Honduran meals, rich in seafood, meat, poultry, fish, tortillas, beans, rice, vegetables, and fruits, alongside local dairy products like cheese and butter, encapsulate the meaning of food in a multicultural context. Coffee, an aromatic beverage perennially present, further exemplifies the communal aspect of Honduran food culture, serving as a staple across breakfast, dinner, and any moment in between, symbolizing hospitality and fellowship.

The sharing of food practices in Honduras transcends the mere act of eating together; it is a profound manifestation of cultural identity and environmental adaptation. Each meal is an opportunity to reinforce social bonds, celebrate cultural diversity, and pass down cherished culinary traditions from one generation to the next. This practice not only sustains the rich tapestry of Honduran culinary heritage but also fosters an appreciation for the multifaceted meanings of food within the community.

In essence, Honduran gastronomy is a vibrant expression of the nation’s multicultural identity, shaped by a complex interplay of historical, environmental, and social influences. It serves as a dynamic repository of cultural heritage, where the act of preparing, sharing, and consuming food keeps the essence of the culture alive, highlighting food’s integral role in maintaining social identity and fostering a sense of community in an ever-evolving world.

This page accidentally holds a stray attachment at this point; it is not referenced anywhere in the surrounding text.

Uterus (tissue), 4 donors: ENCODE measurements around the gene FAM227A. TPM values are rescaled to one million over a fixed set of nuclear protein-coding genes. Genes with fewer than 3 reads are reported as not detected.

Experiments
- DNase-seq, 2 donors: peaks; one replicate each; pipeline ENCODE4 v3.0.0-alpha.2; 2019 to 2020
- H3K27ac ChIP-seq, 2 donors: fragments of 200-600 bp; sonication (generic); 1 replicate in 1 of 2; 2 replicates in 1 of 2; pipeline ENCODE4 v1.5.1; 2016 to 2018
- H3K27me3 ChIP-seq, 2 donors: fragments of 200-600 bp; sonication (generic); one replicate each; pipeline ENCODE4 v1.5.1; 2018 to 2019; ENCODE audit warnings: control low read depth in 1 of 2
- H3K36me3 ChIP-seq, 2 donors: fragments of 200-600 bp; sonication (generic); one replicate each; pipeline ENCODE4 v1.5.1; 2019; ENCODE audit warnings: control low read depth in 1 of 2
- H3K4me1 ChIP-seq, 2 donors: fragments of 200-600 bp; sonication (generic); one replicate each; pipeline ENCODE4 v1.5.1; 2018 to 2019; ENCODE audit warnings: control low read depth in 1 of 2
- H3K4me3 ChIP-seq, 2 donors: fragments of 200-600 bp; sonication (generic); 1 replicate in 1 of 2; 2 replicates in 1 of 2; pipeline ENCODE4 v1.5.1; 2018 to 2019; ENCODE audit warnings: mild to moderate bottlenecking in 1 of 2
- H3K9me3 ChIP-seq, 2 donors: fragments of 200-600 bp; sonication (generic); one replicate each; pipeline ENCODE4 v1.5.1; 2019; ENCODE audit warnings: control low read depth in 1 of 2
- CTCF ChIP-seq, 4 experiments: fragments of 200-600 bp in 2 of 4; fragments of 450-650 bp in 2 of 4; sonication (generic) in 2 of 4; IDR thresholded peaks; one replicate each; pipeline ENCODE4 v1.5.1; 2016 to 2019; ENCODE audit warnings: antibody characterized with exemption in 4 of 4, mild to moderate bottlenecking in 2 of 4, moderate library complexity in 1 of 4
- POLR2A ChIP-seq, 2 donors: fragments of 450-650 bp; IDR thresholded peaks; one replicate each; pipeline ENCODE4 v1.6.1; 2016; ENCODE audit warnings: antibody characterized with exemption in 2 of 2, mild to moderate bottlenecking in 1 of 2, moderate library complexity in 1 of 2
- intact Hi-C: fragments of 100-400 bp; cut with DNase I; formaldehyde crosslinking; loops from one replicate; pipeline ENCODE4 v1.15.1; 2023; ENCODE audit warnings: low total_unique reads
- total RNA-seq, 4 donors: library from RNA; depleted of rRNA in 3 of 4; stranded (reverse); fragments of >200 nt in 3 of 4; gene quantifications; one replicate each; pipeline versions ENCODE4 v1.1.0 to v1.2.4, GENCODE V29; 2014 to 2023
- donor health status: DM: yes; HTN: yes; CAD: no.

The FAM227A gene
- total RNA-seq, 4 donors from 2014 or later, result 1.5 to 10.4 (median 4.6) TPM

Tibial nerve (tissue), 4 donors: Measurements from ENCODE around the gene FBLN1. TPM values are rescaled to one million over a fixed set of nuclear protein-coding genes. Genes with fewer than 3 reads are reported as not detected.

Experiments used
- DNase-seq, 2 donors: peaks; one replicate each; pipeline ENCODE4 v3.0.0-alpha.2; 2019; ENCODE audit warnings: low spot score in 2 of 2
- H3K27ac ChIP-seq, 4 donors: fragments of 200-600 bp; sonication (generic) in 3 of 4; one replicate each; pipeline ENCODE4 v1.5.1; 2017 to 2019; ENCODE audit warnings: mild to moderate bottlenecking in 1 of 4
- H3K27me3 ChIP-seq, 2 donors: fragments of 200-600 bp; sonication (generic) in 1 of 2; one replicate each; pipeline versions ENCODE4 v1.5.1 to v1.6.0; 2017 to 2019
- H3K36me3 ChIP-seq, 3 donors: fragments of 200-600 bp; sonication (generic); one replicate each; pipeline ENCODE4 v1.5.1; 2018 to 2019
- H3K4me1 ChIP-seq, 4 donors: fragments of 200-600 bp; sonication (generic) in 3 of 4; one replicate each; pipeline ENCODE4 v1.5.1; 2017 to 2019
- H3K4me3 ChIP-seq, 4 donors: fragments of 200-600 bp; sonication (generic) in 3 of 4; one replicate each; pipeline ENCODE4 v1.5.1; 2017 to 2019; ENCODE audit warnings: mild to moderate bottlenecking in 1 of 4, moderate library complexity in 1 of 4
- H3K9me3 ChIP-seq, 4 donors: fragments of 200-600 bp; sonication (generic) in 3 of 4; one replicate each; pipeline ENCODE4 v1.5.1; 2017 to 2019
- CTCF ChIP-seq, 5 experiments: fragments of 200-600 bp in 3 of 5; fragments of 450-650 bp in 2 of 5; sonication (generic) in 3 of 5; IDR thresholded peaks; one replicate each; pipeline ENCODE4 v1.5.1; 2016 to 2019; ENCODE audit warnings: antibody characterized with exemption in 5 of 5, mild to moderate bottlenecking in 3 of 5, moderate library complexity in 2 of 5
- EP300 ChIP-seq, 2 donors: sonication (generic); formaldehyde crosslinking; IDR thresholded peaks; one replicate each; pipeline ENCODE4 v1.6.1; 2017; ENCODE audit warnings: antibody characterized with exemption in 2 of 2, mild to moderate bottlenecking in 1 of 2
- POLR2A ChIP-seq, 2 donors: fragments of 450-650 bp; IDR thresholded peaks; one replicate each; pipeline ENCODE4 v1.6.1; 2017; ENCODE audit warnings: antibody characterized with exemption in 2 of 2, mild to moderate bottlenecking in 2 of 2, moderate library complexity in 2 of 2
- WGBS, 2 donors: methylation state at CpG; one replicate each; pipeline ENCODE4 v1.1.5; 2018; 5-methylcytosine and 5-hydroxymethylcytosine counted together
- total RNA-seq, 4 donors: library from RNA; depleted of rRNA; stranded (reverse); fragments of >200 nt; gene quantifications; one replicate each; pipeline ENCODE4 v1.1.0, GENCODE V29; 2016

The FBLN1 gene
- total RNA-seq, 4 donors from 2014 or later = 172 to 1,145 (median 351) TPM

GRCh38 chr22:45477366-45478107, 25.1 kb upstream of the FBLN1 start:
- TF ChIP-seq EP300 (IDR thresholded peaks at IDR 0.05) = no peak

Savoring Honduras: Ethnic Foods as Pillars of Cultural Tradition and Identity

In the heart of Central America, Honduras presents a rich tapestry of ethnic food choices that are deeply embedded in the daily lives of its people, mirroring the country’s multicultural societies and the indigenous ingredients that form the backbone of its culinary traditions. Among the myriad of traditional dishes, La Baleada stands out as a quintessential embodiment of Honduran gastronomy. This delectable creation involves a soft flour tortilla, artfully folded and brimming with fried beans, dry cheese, and cream butter. The versatility of La Baleada is evident in its accompaniments; some prefer to add roasted meat or scrambled eggs, while others may opt for avocado or chorizo, showcasing the dish’s ability to adapt and thrive with various desirable attributes.

urther enriching Honduras’ culinary landscape are dishes such as carne asada con chimol, chicken served atop corn rice, and the iconic Garifuna dish of fish fried in coconut oil, highlighting the use of indigenous ingredients and authentic food preparation methods that are pivotal in maintaining cultural food security. The macheteada, with its fried sweetened flour dough, and Tajadas with meat or chicken, particularly the street-favored pollo chuco, are prime examples of how food choices and ethnic foods play a significant role in the fabric of daily lives, offering a window into the soul of Honduran cultural traditions.

Carne asada, served with the vibrant chimol and accompanied by an array of side dishes, including fried beans, cheese, and the ever-present corn tortilla, illustrates the critical aspect of food in establishing and reinforcing social identities. Through these authentic food experiences, individuals connect with their collective identity, keeping culture alive and thriving amidst the globalized influences encroaching upon traditional culinary practices.

The coastal areas and the Bay Islands of Honduras tell yet another story of culinary diversity, with seafood prepared in various methods, often incorporating coconut, reflecting the adaptation of cultural traditions to local resources. This integration of ethnic food into the gastronomic fabric of Honduras is a testament to the nation’s commitment to cultural food security and the preservation of its unique cultural traditions.